Food and Water
One of the most important things to take on a hike is plenty of food and water. There are no stores or outposts along the trail that offer food and water, so making sure every hiker is equipped will lead to a healthy hike. Because outdoor temperatures can vary greatly on the trail, body temperature can as well. This means the body might require more water as temperature changes occur. Freezing a bottle or two of water will keep water cold. For food, try to pack nonperishable items such as granola bars and trail mix that won't spoil as moisture increases and the temperature rises.
The Appalachian Mountain range temperatures typically start and end cool---even in the summer. Higher-altitude ranges can bring cooler temperatures and rain, so hikers should bring a light jacket. Wearing clothing such as Under Armour as a base will help regulate body temperature and prevent sweating. Additional button-up jackets and long pants can be worn over top as long as they easily can come off as the hiker gets warmer. Bringing a backpack to hold essentials is a good idea. Hats, sunglasses and sunscreen are beneficial on sunny days. Adequate hiking boots are a must to get through trails and uneven terrain.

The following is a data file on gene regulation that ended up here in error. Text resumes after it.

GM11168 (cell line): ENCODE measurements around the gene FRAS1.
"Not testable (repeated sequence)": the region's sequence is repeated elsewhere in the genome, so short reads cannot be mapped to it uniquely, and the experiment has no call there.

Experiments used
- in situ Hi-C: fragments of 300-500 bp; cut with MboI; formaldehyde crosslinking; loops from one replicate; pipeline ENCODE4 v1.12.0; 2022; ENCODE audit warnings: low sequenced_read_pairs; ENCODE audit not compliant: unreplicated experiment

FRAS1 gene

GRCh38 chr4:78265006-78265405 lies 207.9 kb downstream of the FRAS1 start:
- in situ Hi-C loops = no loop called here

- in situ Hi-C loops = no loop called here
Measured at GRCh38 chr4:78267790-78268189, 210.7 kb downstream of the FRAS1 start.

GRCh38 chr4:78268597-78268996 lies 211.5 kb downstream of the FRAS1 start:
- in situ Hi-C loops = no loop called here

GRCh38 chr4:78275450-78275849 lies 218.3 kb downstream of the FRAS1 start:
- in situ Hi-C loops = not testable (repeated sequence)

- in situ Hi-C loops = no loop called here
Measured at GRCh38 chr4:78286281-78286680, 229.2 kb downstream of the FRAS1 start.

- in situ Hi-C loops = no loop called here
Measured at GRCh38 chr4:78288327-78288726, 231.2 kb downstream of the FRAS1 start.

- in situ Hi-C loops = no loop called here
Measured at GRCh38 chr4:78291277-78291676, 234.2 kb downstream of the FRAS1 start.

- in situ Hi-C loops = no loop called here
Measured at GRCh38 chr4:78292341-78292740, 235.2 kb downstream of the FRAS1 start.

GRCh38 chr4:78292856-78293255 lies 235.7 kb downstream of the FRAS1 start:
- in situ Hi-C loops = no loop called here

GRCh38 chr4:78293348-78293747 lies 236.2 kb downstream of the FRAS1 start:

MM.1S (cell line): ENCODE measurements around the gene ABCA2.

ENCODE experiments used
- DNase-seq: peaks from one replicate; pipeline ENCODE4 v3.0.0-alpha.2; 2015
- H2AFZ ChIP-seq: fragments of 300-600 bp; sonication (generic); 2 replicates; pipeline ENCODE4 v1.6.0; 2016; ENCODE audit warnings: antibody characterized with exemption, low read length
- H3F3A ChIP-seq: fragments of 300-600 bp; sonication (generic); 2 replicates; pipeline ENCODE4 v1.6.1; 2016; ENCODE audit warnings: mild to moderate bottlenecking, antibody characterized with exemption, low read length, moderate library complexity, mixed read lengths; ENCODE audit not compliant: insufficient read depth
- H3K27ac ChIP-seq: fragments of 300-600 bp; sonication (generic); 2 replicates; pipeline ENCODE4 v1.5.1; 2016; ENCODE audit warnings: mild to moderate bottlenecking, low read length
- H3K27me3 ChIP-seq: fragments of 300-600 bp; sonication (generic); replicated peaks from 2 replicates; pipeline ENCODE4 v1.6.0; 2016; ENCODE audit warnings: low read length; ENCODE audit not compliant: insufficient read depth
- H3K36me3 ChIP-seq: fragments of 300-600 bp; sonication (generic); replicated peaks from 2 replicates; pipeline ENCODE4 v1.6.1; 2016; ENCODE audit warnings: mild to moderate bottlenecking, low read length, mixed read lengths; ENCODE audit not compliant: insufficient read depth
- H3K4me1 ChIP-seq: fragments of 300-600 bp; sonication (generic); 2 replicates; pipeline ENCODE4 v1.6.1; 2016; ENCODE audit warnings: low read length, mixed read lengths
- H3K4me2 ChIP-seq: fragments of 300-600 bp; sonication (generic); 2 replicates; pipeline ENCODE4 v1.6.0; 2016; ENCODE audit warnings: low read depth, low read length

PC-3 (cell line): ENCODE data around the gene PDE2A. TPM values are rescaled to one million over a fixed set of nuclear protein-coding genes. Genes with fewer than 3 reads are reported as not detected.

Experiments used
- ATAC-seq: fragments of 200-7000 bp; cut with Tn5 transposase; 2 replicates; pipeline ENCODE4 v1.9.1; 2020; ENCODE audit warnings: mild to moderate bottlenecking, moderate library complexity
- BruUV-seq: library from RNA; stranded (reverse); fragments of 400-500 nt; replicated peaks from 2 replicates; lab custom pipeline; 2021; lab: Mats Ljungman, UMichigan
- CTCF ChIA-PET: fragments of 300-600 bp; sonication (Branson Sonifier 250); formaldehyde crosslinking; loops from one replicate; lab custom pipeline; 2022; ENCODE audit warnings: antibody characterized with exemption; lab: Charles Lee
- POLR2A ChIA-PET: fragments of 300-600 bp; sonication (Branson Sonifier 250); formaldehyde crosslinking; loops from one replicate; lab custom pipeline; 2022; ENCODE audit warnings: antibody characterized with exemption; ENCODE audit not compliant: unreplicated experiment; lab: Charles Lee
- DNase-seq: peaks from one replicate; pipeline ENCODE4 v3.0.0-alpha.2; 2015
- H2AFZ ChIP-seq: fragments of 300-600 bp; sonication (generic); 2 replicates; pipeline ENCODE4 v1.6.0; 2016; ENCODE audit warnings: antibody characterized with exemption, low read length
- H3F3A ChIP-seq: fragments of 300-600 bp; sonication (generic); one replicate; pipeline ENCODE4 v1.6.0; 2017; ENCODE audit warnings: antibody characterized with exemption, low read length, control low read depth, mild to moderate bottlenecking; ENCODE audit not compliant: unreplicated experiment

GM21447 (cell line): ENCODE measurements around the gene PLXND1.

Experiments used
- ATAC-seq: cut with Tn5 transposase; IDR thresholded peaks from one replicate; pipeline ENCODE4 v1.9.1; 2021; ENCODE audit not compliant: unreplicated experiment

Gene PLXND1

Maps and Navigation
Hikers should begin by mapping a hike. There is a scale used by hikers on the trail with a No. 1 being flat terrain or easy to hike, a No. 5 being a lot of uphill and downhill terrain and a No. 10 being recommended for experienced hikers only. A topographic map is essential to have when hiking in the area. The topographic map uses landmarks and natural landscape to help guide hikers and mark-mile points. A GPS navigation device can be used for those who are unfamiliar with the trails.
A general first-aid kit should be included. Because most of the terrain is unpredictable, injury easily can result. This could be from a fall, hitting a foreign object, rock falls or animal bites. Bandages, antiseptic, tweezers and dressings should be in the kit.
Other equipment hikers might want to bring is trek poles. Trek poles offer stability and support when climbing hilly and rocky terrain. Climbing gear also might be an option for those who are looking to do some backcountry hiking and climbing. Rope also might come in handy for climbing and navigating rough rivers or rapids.
Article Written By Julie Boehlke
Julie Boehlke is a seasoned copywriter and content creator based in the Great Lakes state. She is a member of the Society of Professional Journalists. Boehlke has more than 10 years of professional writing experience on topics such as health and wellness, green living, gardening, genealogy, finances, relationships, world travel, golf, outdoors and interior decorating. She has also worked in geriatrics and hospice care.